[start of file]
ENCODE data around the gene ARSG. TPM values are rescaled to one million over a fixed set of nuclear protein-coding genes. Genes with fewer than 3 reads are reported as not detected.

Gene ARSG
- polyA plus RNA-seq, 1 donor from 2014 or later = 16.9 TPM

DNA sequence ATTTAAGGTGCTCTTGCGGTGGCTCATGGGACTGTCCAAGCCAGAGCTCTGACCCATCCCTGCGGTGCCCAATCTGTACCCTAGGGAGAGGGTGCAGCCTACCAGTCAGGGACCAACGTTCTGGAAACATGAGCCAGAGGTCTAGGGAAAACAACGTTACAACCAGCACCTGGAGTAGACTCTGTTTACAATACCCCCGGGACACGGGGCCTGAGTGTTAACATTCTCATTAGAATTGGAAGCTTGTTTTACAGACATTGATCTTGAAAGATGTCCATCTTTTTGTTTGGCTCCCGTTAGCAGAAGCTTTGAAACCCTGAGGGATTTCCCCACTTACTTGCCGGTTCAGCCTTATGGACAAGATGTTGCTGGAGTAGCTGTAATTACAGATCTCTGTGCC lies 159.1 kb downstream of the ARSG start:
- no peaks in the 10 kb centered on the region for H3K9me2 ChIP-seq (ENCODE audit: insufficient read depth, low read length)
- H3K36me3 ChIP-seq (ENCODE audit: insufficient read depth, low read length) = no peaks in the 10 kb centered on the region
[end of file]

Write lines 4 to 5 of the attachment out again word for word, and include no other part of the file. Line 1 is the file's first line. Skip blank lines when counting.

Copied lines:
DNA sequence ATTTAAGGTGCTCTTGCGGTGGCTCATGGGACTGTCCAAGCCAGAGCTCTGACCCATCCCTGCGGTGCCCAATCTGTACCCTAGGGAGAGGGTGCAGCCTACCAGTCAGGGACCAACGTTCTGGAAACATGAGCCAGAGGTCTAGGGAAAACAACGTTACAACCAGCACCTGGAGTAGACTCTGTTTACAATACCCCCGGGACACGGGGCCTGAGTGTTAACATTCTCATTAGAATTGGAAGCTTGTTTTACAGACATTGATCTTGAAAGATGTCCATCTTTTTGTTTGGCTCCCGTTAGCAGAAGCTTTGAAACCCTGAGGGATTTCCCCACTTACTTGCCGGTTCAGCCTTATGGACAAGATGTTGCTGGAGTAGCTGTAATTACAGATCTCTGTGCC lies 159.1 kb downstream of the ARSG start:
- no peaks in the 10 kb centered on the region for H3K9me2 ChIP-seq (ENCODE audit: insufficient read depth, low read length)